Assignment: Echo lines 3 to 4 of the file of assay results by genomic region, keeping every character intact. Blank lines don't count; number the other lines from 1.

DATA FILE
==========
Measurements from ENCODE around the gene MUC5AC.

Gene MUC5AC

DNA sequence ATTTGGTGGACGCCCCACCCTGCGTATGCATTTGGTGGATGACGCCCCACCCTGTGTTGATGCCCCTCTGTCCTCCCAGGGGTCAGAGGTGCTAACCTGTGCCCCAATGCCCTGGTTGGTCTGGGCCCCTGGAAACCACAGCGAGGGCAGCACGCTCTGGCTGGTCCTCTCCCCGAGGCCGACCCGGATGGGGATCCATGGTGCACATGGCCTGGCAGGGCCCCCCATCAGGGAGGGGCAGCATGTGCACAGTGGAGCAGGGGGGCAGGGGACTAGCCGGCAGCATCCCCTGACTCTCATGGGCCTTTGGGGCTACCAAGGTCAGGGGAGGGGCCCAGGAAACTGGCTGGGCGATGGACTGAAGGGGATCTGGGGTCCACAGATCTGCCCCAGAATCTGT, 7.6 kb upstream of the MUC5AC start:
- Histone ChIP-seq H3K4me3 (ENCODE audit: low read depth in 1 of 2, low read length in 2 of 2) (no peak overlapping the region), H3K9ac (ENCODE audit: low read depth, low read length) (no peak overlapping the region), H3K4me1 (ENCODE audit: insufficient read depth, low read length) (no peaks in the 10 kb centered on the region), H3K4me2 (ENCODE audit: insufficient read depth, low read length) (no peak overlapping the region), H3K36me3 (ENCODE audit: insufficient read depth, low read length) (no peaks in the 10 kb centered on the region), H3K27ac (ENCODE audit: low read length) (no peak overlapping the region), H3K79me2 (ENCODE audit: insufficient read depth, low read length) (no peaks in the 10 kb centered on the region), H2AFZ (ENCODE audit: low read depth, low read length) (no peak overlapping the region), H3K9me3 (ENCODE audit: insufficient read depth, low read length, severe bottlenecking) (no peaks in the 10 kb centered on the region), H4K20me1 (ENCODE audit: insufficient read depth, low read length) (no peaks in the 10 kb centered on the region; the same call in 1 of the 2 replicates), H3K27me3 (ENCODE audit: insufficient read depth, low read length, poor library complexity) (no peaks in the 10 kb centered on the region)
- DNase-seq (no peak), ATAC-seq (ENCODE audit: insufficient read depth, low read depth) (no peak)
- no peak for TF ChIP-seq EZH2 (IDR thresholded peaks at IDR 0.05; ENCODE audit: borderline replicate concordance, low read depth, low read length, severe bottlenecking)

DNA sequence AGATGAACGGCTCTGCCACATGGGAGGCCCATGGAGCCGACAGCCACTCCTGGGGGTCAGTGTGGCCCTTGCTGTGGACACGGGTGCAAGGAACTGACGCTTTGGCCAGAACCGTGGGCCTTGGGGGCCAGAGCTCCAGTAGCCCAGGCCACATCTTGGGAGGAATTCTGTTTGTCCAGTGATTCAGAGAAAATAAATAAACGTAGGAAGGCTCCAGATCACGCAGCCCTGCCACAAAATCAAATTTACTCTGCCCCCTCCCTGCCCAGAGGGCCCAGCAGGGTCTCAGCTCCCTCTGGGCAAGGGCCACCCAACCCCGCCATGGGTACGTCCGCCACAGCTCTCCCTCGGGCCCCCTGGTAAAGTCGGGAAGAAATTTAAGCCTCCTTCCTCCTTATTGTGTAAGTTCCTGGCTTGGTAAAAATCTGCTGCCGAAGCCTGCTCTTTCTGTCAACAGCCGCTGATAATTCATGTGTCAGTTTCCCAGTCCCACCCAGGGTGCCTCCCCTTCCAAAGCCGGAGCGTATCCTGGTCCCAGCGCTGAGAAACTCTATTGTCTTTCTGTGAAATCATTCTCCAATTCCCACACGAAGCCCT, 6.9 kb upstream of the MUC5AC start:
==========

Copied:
DNA sequence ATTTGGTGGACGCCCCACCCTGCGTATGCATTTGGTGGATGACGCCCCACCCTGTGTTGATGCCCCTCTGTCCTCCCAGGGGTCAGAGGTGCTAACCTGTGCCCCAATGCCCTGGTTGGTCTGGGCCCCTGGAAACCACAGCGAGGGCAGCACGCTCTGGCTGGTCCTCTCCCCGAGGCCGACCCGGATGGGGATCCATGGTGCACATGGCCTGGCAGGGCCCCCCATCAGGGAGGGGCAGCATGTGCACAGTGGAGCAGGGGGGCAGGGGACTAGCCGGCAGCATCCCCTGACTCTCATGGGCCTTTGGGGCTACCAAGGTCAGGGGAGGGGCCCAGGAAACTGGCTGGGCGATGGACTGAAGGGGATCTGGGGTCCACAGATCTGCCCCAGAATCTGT, 7.6 kb upstream of the MUC5AC start:
- Histone ChIP-seq H3K4me3 (ENCODE audit: low read depth in 1 of 2, low read length in 2 of 2) (no peak overlapping the region), H3K9ac (ENCODE audit: low read depth, low read length) (no peak overlapping the region), H3K4me1 (ENCODE audit: insufficient read depth, low read length) (no peaks in the 10 kb centered on the region), H3K4me2 (ENCODE audit: insufficient read depth, low read length) (no peak overlapping the region), H3K36me3 (ENCODE audit: insufficient read depth, low read length) (no peaks in the 10 kb centered on the region), H3K27ac (ENCODE audit: low read length) (no peak overlapping the region), H3K79me2 (ENCODE audit: insufficient read depth, low read length) (no peaks in the 10 kb centered on the region), H2AFZ (ENCODE audit: low read depth, low read length) (no peak overlapping the region), H3K9me3 (ENCODE audit: insufficient read depth, low read length, severe bottlenecking) (no peaks in the 10 kb centered on the region), H4K20me1 (ENCODE audit: insufficient read depth, low read length) (no peaks in the 10 kb centered on the region; the same call in 1 of the 2 replicates), H3K27me3 (ENCODE audit: insufficient read depth, low read length, poor library complexity) (no peaks in the 10 kb centered on the region)